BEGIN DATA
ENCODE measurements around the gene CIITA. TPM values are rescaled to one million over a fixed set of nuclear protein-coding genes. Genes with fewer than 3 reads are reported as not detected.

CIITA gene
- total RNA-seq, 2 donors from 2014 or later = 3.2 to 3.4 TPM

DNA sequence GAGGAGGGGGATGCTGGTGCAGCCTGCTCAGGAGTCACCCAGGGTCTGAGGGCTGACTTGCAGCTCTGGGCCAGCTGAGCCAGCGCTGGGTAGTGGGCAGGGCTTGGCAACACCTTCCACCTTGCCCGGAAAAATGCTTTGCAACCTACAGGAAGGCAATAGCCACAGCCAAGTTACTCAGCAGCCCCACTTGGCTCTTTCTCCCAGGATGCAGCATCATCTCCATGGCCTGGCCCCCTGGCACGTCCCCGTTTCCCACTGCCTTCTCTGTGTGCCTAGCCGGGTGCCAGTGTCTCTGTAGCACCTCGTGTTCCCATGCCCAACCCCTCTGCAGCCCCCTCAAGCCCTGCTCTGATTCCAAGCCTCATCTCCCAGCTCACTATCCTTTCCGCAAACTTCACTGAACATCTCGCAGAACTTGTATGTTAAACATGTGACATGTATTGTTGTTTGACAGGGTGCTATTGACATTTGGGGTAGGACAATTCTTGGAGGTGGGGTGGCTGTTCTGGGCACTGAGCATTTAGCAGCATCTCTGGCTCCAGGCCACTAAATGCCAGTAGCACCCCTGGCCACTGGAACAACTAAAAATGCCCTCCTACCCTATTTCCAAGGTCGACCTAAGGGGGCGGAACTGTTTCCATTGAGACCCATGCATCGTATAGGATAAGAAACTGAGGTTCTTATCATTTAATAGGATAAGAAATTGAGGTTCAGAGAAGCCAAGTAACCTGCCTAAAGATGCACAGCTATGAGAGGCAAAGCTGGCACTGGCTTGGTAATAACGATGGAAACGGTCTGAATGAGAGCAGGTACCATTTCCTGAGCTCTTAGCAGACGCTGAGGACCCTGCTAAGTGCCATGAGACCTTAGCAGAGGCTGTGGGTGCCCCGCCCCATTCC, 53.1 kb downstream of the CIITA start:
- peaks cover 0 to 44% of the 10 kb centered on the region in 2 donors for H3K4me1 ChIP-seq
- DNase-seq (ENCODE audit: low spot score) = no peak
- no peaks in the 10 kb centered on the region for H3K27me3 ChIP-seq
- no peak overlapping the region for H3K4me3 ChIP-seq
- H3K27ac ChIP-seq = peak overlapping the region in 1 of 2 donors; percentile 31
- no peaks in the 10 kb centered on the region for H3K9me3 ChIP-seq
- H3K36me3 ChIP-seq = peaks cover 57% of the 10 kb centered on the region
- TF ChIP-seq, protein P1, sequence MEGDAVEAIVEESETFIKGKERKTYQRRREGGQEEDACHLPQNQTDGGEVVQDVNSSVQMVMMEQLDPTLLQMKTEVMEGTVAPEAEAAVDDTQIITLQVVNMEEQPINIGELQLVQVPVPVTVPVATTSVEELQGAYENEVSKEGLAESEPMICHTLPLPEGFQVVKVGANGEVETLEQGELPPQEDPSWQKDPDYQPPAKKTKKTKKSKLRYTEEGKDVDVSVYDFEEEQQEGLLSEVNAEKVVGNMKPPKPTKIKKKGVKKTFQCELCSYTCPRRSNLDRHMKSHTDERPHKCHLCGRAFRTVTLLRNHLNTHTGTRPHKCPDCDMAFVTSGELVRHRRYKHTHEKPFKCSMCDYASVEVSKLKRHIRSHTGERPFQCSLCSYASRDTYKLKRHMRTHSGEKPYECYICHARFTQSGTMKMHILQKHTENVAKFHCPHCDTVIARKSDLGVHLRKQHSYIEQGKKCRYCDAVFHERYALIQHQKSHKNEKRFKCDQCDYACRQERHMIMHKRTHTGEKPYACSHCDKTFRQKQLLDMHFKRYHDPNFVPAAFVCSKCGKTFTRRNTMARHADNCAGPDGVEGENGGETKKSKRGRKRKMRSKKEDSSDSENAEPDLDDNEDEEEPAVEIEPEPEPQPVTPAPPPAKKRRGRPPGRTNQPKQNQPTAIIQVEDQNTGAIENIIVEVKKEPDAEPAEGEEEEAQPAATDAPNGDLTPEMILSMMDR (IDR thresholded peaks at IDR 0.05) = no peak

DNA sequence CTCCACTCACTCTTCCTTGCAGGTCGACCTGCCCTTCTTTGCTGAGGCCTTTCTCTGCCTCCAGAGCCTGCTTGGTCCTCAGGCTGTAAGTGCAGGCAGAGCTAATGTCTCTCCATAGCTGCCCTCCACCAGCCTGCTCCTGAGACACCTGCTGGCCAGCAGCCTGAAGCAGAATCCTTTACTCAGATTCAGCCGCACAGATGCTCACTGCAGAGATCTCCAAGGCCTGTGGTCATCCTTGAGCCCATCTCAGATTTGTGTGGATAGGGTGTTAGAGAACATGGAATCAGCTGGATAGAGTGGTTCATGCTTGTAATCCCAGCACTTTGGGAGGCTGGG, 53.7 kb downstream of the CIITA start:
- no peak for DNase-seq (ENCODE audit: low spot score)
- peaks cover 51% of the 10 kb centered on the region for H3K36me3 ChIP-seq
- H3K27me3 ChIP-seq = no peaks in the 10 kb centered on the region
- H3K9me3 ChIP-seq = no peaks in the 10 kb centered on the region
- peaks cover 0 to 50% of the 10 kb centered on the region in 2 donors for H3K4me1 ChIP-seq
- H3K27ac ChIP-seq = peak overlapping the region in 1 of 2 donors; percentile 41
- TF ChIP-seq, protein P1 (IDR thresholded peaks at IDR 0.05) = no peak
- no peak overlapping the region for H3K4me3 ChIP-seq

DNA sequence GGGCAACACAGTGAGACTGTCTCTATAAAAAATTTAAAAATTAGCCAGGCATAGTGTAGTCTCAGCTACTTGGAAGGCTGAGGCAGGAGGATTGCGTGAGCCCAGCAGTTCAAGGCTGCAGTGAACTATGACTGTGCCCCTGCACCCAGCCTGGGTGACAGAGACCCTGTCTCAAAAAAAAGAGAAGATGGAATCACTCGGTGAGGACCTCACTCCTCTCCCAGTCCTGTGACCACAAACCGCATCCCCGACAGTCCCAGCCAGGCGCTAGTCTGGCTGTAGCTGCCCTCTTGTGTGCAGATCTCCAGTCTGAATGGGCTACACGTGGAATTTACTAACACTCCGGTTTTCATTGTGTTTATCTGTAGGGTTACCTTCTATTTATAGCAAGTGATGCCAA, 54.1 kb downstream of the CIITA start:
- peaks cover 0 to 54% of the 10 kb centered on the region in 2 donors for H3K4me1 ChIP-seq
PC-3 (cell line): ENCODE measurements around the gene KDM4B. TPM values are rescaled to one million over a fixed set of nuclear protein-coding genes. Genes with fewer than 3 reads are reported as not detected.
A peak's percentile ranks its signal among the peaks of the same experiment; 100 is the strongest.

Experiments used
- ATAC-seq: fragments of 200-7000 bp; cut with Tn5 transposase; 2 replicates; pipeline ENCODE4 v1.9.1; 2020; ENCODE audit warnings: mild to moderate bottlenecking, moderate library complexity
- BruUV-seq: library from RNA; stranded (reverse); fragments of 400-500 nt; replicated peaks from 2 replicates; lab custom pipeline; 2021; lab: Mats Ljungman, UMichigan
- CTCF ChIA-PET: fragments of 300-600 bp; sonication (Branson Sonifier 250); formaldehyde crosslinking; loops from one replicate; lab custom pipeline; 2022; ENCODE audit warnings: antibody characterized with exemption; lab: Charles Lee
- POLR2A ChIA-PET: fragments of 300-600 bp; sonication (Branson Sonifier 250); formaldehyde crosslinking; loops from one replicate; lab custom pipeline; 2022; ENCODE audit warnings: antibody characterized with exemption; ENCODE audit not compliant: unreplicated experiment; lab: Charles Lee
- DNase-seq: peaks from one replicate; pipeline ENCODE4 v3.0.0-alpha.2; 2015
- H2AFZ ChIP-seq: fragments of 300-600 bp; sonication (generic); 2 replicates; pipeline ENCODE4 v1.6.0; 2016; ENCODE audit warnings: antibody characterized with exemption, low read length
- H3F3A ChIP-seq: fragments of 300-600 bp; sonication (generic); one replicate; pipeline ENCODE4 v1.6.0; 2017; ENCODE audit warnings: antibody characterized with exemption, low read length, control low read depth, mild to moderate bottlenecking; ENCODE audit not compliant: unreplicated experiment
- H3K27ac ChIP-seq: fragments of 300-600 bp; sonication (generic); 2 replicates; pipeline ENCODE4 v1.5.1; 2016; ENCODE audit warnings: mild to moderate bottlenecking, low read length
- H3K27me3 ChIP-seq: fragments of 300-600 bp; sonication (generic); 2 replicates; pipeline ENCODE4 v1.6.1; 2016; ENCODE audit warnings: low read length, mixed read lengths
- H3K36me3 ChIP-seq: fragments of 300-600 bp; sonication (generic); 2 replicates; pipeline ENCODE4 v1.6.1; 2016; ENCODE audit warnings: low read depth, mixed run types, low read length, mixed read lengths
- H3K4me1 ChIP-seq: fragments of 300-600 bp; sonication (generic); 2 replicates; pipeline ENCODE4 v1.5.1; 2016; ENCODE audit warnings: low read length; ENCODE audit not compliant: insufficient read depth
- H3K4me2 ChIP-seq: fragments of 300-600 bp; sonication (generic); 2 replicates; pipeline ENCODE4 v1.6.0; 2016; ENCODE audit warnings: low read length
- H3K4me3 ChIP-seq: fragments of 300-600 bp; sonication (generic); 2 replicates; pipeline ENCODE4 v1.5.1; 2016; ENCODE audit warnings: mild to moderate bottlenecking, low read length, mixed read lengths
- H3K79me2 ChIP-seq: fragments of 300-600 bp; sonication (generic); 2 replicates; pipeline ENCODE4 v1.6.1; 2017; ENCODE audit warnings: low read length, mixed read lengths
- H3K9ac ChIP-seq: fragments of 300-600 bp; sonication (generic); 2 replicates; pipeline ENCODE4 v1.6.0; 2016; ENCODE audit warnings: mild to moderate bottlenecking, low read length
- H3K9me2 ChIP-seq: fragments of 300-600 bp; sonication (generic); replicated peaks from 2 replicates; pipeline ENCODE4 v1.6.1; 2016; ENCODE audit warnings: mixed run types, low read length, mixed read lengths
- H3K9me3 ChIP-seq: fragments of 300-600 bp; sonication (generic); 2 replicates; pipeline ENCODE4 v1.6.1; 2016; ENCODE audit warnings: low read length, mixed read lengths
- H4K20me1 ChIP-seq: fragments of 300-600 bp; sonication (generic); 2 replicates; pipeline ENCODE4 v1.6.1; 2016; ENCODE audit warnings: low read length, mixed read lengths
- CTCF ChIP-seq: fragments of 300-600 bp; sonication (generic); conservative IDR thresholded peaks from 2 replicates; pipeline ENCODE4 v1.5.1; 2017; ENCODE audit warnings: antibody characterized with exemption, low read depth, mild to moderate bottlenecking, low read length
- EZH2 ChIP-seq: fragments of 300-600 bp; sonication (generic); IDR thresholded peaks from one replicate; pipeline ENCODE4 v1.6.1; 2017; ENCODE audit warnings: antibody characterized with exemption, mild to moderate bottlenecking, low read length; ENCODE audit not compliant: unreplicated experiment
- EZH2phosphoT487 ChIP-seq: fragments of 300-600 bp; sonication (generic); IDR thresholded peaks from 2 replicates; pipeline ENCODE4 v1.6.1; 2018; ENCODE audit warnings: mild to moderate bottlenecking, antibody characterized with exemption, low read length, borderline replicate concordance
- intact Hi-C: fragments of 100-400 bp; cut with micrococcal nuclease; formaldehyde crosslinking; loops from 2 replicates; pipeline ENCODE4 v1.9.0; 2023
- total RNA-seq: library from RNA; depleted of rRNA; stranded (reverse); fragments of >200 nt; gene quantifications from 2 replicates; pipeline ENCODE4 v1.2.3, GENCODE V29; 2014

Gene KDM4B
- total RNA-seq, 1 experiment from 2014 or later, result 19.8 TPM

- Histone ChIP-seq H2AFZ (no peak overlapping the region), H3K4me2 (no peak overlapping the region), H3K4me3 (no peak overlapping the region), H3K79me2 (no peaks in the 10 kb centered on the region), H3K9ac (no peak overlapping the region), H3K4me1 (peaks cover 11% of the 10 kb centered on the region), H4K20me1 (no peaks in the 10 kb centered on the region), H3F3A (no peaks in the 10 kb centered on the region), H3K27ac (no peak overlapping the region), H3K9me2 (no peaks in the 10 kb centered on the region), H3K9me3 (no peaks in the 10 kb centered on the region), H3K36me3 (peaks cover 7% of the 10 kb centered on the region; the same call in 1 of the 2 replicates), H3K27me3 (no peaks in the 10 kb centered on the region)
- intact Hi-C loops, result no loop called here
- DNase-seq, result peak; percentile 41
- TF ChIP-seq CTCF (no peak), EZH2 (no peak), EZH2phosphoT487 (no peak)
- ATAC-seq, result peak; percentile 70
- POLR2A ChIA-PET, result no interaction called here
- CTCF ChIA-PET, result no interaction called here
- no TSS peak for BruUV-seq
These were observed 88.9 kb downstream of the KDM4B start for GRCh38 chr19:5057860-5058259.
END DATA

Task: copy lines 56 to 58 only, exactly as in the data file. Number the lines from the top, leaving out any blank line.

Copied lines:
- ATAC-seq, result peak; percentile 70
- POLR2A ChIA-PET, result no interaction called here
- CTCF ChIA-PET, result no interaction called here